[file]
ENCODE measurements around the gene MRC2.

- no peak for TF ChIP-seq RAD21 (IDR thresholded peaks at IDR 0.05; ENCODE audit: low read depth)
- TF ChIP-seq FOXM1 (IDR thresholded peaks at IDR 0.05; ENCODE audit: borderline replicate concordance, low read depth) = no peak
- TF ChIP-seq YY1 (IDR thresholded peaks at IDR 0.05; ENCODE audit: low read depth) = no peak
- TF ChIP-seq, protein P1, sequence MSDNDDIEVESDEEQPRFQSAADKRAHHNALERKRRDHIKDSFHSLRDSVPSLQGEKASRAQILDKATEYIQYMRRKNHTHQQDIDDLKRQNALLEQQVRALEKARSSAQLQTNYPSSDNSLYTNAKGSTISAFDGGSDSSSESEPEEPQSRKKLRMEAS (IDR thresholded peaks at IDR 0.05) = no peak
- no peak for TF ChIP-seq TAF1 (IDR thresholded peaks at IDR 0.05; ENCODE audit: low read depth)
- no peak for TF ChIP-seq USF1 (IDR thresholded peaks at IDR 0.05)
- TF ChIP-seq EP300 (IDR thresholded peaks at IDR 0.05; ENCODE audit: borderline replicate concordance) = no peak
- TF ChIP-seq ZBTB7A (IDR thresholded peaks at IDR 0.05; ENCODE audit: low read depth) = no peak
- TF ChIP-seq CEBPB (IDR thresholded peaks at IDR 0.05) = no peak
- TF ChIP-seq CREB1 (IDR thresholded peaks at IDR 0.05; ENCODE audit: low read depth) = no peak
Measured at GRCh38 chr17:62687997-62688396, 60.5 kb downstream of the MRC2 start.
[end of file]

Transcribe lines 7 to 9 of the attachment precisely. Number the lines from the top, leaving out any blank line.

- no peak for TF ChIP-seq USF1 (IDR thresholded peaks at IDR 0.05)
- TF ChIP-seq EP300 (IDR thresholded peaks at IDR 0.05; ENCODE audit: borderline replicate concordance) = no peak
- TF ChIP-seq ZBTB7A (IDR thresholded peaks at IDR 0.05; ENCODE audit: low read depth) = no peak